Photo credit: Lānaʻi Community Health Center
Remote healthcare is increasingly critical in the time of COVID-19. Five health clinics in Hawaiʻi recently launched programs to help patients monitor their blood pressure at home, and these programs were successful in addressing patients’ health and psychosocial needs, according to public health researchers at the University of Hawaiʻi at Mānoa.
The clinics were all federally qualified health centers (FQHCs), which serve many patients below the federal poverty level. The researchers worked in a collaborative partnership to study the programs to find out what barriers the programs faced, and what factors contributed to the programs’ success in enrolling patients. The paper is published in Preventing Chronic Disease.
“We know that these programs can help people to substantially decrease their blood pressure, but there is no clear protocol for starting programs like these,” said David Stupplebeen, who led the study and recently completed his doctoral degree with the UH Mānoa Office of Public Health Studies.
“These programs could provide a great tool for providers to monitor their patients’ health at a distance during the COVID-19 pandemic,” Stupplebeen said.
For the study, the researchers interviewed nine healthcare providers who worked in the blood pressure monitoring programs. They asked how the providers went about identifying and enrolling program participants, and how the patients were monitored.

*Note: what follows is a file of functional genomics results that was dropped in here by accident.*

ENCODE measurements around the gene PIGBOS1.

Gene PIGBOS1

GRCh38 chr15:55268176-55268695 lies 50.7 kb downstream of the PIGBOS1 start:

“Our analysis showed the FQHCs were not just instrumental in supporting these programs, but creative in how they leveraged their existing programs, like exercise or other lifestyle-change programs,” Stupplebeen said. “Their team-based care model allowed for multiple staff touchpoints in order to work toward meeting patients’ needs.”
Moreover, these programs successfully integrated clinical changes through patients monitoring their blood pressure with important lifestyle education on diet, including menu planning, food preparation demonstrations and nutritionist referrals.
The researchers found that the programs’ main goals were to confirm a hypertension diagnosis and to help patients achieve control over their blood pressure, meaning bring their blood pressure back down into a healthier range. Federal data from health centers show that only about two-thirds (64 percent) of patients at Hawaiʻi FQHCs with high blood pressure had achieved blood pressure control in 2017.
The barriers the programs faced included limited ability to reach patients who were homeless or had mental illness, and the lack of a standardized, pre-written curriculum for such programs. The program staff had built the programs by combining materials from a variety of sources.
“Our study highlights the innovation of FQHCs and their capacity to make the most of limited resources to support the health and well-being of our communities,” said L. Brooke Keliʻikoa, an assistant specialist with the UH Mānoa Office of Public Health Studies who also worked on the study.
This project is part of the Healthy Hawaiʻi Initiative partnership.
Stupplebeen and Keliʻikoa’s co-authors on the paper included Tetine L. Sentell, and Catherine Pirkle, also of the UH Mānoa Office of Public Health Studies; Blythe M. I. Nett and Lindsey S. K. Ilagan, of the Chronic Disease Prevention and Health Promotion Division of the Hawaiʻi State Department of Health; Bryan Juan, of the Hawaiʻi Primary Care Association; and Jared Medeiros, of the Lānaʻi Community Health Center.